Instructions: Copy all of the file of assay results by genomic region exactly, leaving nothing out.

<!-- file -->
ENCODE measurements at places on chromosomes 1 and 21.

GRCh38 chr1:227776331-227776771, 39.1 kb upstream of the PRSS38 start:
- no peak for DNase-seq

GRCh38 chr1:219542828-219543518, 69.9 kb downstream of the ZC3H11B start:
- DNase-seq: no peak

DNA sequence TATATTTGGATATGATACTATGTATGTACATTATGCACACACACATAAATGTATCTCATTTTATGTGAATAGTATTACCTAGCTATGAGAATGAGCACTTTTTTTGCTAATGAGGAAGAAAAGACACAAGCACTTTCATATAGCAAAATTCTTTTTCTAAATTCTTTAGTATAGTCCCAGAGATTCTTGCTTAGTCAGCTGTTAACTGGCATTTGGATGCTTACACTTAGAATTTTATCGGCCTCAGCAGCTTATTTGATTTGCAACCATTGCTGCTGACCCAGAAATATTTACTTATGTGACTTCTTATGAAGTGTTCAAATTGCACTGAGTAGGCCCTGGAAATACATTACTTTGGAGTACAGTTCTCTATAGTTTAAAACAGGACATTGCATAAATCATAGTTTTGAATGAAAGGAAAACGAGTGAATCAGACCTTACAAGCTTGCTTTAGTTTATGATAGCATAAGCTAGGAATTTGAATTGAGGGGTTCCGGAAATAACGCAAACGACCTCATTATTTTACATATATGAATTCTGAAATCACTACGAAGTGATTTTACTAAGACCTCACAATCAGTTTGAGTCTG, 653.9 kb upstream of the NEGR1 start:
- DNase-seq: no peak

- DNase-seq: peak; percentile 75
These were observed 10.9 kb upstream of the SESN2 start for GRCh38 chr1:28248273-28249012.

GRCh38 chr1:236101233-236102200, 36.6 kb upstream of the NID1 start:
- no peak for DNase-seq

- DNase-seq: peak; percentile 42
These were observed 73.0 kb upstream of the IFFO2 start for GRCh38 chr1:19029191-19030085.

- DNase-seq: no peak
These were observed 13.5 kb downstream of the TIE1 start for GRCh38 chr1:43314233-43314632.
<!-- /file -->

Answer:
ENCODE measurements at places on chromosomes 1 and 21.

GRCh38 chr1:227776331-227776771, 39.1 kb upstream of the PRSS38 start:
- no peak for DNase-seq

GRCh38 chr1:219542828-219543518, 69.9 kb downstream of the ZC3H11B start:
- DNase-seq: no peak

DNA sequence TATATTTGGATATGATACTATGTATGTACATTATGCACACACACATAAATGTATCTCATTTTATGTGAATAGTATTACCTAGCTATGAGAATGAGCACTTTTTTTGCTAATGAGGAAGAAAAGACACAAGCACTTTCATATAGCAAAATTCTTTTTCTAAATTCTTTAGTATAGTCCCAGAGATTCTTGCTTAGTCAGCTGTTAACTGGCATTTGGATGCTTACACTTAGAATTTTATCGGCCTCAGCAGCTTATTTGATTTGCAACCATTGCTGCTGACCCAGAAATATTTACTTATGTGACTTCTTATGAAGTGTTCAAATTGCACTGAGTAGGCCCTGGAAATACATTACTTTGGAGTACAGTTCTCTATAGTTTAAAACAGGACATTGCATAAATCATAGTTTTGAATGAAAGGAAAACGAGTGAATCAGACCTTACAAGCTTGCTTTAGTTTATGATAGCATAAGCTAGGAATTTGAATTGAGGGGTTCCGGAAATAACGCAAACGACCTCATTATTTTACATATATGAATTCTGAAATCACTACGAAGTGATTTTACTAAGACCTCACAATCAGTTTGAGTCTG, 653.9 kb upstream of the NEGR1 start:
- DNase-seq: no peak

- DNase-seq: peak; percentile 75
These were observed 10.9 kb upstream of the SESN2 start for GRCh38 chr1:28248273-28249012.

GRCh38 chr1:236101233-236102200, 36.6 kb upstream of the NID1 start:
- no peak for DNase-seq

- DNase-seq: peak; percentile 42
These were observed 73.0 kb upstream of the IFFO2 start for GRCh38 chr1:19029191-19030085.

- DNase-seq: no peak
These were observed 13.5 kb downstream of the TIE1 start for GRCh38 chr1:43314233-43314632.